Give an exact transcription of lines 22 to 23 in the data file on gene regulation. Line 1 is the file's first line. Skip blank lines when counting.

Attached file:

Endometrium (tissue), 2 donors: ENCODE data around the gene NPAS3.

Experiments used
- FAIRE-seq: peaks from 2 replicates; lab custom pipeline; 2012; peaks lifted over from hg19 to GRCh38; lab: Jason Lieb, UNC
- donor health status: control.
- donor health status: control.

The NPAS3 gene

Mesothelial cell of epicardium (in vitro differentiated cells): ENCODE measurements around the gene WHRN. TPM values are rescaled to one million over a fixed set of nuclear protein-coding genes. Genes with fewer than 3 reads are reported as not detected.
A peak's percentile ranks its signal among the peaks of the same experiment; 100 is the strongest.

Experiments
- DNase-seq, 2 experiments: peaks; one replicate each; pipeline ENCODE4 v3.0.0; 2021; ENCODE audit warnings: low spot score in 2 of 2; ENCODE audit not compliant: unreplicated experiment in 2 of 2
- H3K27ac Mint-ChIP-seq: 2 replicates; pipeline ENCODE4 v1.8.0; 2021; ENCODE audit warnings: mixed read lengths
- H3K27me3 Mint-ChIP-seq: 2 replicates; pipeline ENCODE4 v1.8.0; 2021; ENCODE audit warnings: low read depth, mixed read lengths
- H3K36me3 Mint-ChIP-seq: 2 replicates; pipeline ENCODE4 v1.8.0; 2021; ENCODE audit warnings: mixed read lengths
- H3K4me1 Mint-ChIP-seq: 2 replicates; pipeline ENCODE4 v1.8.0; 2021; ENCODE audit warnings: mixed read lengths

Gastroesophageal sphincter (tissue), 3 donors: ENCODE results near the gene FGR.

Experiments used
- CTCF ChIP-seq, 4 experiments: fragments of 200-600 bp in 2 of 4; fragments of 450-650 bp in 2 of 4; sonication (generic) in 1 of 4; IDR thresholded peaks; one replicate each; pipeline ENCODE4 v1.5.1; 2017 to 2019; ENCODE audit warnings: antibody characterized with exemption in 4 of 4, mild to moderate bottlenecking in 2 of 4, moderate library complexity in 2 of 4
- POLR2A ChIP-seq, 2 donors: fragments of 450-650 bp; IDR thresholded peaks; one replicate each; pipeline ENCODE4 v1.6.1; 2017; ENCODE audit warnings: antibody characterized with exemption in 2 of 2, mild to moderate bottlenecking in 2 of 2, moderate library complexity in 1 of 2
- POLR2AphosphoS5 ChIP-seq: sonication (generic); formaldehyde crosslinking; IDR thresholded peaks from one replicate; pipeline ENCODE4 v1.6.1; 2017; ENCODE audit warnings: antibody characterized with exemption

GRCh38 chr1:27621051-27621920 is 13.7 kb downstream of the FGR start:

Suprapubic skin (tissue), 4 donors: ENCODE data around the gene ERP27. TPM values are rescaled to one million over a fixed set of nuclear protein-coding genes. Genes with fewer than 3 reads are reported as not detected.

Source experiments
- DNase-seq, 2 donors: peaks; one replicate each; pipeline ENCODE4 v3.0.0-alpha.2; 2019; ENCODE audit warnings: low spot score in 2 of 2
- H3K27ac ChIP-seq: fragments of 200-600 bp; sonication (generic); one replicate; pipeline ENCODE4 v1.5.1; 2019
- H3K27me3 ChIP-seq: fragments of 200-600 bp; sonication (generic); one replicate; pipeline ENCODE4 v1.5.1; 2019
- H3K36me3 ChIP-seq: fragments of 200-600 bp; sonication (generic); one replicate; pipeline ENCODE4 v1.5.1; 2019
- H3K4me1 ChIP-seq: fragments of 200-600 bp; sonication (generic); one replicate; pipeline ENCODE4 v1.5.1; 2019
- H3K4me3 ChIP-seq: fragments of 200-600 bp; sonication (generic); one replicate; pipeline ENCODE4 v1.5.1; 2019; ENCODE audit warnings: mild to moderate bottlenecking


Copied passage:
Source experiments
- DNase-seq, 2 donors: peaks; one replicate each; pipeline ENCODE4 v3.0.0-alpha.2; 2019; ENCODE audit warnings: low spot score in 2 of 2